2. Pages 40 – 71

    “All of European civilisation is being disintegrated from within.”

    There is an authorial note at the start of this novel explaining its first draft was completed in April 2016 and nothing has been changed in the light of subsequent real events in the world. Again I keep my powder dry. But, despite this seeming to be an unashamed roman à clef, in fact not a Catholic novel, but a pro-traditionalist ROMAN Catholic one, I have so far found it absorbing in its own terms, as we grow to know Salgado and his aunt, and the surrounding tensions of North London 1981, tensions religious and political (and occult and weird Crowley literary). Including the competing heresies and dynamics of the Catholic Church itself. We also see these factors through the prism of Dennis Spencer’s world of pub culture of the times (see also ‘The Face of Twilight’)…
    I sense the tensions within its authorial voice, Salgado and Spencer perhaps representing such historical personal tensions? As I say, absorbing. And well-written for the novel’s perceived own purposes. But I, of all people, must not be tempted down the path of the Intentional Fallacy in Literature. If this book had been published nemonymously, would I have quite different views about it? Would I have considered reading it at all?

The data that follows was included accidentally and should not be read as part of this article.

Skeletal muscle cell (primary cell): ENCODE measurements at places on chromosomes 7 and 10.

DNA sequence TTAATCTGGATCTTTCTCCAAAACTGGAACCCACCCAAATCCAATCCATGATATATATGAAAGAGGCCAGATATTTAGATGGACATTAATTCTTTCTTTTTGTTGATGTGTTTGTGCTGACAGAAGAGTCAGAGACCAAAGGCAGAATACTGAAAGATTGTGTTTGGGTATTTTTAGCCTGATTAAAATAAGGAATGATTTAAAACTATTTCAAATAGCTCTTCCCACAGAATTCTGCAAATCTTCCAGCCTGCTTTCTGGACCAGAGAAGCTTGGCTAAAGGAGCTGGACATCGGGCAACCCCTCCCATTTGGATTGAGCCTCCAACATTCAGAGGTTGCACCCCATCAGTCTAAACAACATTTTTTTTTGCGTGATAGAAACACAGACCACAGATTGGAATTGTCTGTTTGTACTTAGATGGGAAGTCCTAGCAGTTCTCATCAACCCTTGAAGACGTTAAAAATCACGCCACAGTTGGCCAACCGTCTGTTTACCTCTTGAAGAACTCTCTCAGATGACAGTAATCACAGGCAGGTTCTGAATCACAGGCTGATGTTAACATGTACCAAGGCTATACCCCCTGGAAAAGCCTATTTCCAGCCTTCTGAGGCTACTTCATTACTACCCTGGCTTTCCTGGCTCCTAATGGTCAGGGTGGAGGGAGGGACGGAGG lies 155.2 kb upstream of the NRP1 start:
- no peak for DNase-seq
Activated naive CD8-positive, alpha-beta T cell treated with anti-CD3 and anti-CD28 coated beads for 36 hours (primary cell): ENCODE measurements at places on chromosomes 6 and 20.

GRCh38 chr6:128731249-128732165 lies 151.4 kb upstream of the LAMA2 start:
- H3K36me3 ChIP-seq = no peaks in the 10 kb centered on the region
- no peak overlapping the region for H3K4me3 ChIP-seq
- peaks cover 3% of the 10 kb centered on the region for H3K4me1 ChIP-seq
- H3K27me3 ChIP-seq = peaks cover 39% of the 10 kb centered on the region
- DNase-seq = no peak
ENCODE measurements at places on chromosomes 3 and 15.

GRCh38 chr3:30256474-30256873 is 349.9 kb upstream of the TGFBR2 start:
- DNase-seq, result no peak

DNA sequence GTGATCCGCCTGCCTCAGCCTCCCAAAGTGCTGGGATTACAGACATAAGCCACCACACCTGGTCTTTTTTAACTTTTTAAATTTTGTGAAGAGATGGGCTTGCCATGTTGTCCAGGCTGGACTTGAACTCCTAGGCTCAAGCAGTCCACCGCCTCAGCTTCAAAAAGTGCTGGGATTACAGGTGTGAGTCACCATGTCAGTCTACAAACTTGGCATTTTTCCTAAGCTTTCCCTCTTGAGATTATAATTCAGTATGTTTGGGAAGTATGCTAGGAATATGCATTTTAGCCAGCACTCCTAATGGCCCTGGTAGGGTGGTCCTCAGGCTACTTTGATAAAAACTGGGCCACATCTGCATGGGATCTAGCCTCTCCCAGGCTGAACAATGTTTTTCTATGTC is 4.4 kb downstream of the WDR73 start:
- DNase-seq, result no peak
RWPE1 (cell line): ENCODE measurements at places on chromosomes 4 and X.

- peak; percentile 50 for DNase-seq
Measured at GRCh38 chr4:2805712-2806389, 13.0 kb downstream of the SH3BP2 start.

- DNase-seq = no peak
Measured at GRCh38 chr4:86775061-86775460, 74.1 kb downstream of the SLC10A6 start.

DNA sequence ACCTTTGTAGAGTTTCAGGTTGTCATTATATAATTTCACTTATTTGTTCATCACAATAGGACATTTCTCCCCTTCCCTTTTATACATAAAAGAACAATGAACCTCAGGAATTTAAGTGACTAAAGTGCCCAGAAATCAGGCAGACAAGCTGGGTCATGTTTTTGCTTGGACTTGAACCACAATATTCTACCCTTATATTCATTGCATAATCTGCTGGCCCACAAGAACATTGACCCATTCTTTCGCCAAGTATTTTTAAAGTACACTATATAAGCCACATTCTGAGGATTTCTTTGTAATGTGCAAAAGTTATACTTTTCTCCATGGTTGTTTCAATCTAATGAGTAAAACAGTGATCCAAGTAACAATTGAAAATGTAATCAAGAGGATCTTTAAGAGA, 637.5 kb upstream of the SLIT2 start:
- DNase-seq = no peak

3. Pages 73 – 107

    “The single, central source of illumination left the remaining areas of the chapel in a perpetual twilight…”

    I can smell the incense, the chapel descriptions are so redolent. Alfredo Salgado (whom, like the author, I will now call Alfredo) has a perfectly logical need for absolution in Confession, the absolvable pride he feels that he has no need for absolution. Later, (cause and effect?) there is a significant turn of events in the plot, a critical moment upon which audit trails of much literature often turns. One that leads to a seemingly ‘miraculous’ aftermath, one which makes me wonder where the weird and the fiction fantastic end and where the truly miraculous begins. I often feel the sense of the miraculous when creating the interconnected labyrinth that is my site for book reviews triangulating themselves.
    Meanwhile, the intermittent reportage of Dennis Spencer and his life – including some new characters in this book wreaking right-wing revolution — and of 1981 in England, particularly its easy smoking, its politics and social hierarchies and reactionary / progressive aspects, act as a backdrop to the Alfredo syndrome, almost, for me, like static on older communication systems. Ontological or teleological?